UPSC Syllabus of Prelims and Mains Examination
Hello dear friends good news, The Union Public Service Commission (UPSC) Conducts Exams for selection into IAS, IPS, IFS and other allied services. Here is the list of the the UPSC Syllabus for UPSC Prelims and UPSC Mains. Knowing the UPSC Syllabus is key to begin your preparation for UPSC Exam.
UPSC Syllabus – Preliminary Examination
UPSC Syllabus of Preliminary Exam consists of two compulsory papers of 200 marks each (Paper I and Paper II) and carries a maximum of 400 marks. The Preliminary Examination is meant to serve as a screening test only; the marks obtained in the Preliminary Examination by the candidate who are declared qualified for appearing in the Main Examination are not counted for final ranking; it is just for the qualification for Mains Exam.
UPSC Syllabus for Paper I of Prelims :-
- Current events of national and international importance.
- History of India and Indian National Movement.
- Indian and World Geography – Physical, Social, Economic Geography of India and the World.
- Indian Polity and Governance – Constitution, Political System, Panchayati Raj, Public Policy, Rights Issues, etc.
- Economic and Social Development-Sustainable Development, Poverty, Inclusion, Demographics, Social Sector initiatives, etc.
- General issues on Environmental Ecology, Bio-diversity and Climate Change – that do not require subject specialization.
- General Science.
UPSC Syllabus for Paper II of Prelims :-
- Interpersonal skills including communication skills.
- Logical reasoning and analytical ability.
- Decision-making and problem-solving.
- General mental ability.
- Basic numeracy (numbers and their relations, orders of magnitude, etc.) (Class X level), Data interpretation (charts, graphs, tables, data sufficiency etc. – Class X level).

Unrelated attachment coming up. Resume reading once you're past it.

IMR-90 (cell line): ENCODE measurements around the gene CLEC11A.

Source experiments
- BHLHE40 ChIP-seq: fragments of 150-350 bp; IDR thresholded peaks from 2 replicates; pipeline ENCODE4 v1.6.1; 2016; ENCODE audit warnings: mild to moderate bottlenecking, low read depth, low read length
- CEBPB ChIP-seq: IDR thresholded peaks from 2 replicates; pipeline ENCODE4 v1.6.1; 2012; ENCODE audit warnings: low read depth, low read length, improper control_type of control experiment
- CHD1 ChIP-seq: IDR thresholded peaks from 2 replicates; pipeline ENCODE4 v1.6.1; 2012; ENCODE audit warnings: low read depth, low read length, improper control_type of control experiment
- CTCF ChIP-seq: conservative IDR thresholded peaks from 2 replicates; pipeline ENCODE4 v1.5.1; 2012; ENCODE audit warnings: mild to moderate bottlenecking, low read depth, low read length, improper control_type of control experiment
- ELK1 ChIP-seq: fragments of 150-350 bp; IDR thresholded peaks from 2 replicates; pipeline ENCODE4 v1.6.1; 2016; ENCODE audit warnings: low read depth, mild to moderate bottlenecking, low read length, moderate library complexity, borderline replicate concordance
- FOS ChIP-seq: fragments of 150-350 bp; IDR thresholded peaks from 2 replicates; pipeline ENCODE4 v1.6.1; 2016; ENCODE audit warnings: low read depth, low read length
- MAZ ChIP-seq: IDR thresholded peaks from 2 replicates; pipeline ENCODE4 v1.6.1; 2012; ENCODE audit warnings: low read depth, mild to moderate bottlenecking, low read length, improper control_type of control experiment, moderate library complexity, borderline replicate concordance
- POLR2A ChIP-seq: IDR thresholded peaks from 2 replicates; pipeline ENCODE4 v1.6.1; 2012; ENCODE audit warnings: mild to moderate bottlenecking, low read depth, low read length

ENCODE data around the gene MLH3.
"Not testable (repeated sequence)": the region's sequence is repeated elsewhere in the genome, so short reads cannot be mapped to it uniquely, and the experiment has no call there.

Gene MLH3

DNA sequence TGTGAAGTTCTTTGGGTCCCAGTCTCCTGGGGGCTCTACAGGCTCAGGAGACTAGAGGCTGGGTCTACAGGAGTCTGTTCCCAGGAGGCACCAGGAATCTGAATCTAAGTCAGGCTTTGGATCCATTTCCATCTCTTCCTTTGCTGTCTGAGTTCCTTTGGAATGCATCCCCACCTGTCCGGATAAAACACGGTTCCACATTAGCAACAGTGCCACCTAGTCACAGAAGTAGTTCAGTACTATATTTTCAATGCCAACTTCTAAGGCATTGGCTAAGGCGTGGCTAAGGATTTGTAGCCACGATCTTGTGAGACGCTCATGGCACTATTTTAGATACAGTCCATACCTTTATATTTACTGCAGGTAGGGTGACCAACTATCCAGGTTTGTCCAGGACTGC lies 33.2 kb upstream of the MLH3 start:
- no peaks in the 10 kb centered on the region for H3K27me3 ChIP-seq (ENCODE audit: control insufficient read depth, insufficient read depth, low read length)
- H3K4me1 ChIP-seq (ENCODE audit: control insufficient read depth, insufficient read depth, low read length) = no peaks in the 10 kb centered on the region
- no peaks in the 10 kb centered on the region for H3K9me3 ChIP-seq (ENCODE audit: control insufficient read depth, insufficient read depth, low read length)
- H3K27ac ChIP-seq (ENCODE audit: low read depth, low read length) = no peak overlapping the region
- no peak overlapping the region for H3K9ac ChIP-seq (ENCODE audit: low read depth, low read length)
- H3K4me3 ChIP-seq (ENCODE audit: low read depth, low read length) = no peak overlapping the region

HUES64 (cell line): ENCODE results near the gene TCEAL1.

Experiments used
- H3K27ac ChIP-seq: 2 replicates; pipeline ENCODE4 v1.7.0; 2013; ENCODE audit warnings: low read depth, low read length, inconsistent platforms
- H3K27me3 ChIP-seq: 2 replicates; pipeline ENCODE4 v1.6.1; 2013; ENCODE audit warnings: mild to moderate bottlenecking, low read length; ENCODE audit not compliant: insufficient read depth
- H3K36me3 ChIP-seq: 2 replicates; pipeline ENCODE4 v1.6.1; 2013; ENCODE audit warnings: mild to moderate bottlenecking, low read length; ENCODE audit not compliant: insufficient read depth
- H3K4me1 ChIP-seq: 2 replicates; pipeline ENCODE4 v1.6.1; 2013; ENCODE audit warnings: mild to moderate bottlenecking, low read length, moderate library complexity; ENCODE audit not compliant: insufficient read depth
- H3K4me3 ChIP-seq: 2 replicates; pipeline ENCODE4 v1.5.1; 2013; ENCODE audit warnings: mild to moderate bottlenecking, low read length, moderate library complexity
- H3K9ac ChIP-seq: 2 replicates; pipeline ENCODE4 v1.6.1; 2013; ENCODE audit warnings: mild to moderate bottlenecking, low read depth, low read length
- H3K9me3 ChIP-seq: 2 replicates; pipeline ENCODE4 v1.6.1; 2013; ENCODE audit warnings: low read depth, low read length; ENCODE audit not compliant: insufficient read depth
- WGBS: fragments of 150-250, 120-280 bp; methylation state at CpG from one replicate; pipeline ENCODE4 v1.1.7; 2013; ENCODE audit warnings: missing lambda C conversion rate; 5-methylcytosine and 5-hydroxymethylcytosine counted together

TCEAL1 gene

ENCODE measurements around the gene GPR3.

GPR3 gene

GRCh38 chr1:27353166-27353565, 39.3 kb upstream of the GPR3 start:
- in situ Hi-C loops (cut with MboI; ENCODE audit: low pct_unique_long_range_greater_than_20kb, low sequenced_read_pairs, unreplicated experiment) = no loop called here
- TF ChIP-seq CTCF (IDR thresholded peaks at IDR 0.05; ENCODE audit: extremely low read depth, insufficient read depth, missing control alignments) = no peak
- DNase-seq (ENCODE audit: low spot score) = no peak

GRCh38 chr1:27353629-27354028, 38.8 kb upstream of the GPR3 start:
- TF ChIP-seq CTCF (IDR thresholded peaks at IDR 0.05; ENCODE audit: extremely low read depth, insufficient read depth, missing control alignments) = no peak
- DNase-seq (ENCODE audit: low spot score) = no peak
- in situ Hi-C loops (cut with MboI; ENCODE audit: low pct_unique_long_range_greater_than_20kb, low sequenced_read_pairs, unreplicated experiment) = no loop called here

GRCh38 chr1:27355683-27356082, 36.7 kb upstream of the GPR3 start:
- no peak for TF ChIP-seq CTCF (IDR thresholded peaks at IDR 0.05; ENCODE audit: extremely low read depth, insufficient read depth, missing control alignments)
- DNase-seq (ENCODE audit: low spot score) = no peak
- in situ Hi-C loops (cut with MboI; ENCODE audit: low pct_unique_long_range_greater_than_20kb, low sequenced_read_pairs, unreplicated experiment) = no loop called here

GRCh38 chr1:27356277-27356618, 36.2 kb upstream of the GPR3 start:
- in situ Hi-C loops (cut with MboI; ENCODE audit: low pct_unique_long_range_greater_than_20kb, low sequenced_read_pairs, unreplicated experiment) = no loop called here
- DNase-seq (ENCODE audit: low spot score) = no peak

Note 1: The CSAT or Paper-II of the Civil Services (Preliminary) Examination will be a qualifying paper only with a minimum of 33% to be secured to sit for the Civil Services (Mains) Exam.
Note 2: The questions in both Paper-I (current affairs) and Paper-II (aptitude test) will be of multiple choice, objective type for 200 marks each and the time allotted for each paper is two hours.
Note 3: It is mandatory for the candidate to appear in both the papers of Civil Services (Prelim) Examination for the purpose of evaluation. Therefore a candidate will be disqualified in case he or she does not appear in both the papers of the (Prelims) Exam.
UPSC Syllabus – Mains Examination
UPSC Syllabus of Main Examination consists of written examination and an interview test. The written examination consists of 9 papers of conventional essay type in the subjects out of which two papers are of qualifying in nature. Marks obtained in compulsory papers (Paper I to Paper VII) and in Interview for Personality Test are counted for ranking.
Candidates will be alloted to the various services keeping in view their ranks in the examination and the preference expressed by them for the various services and posts.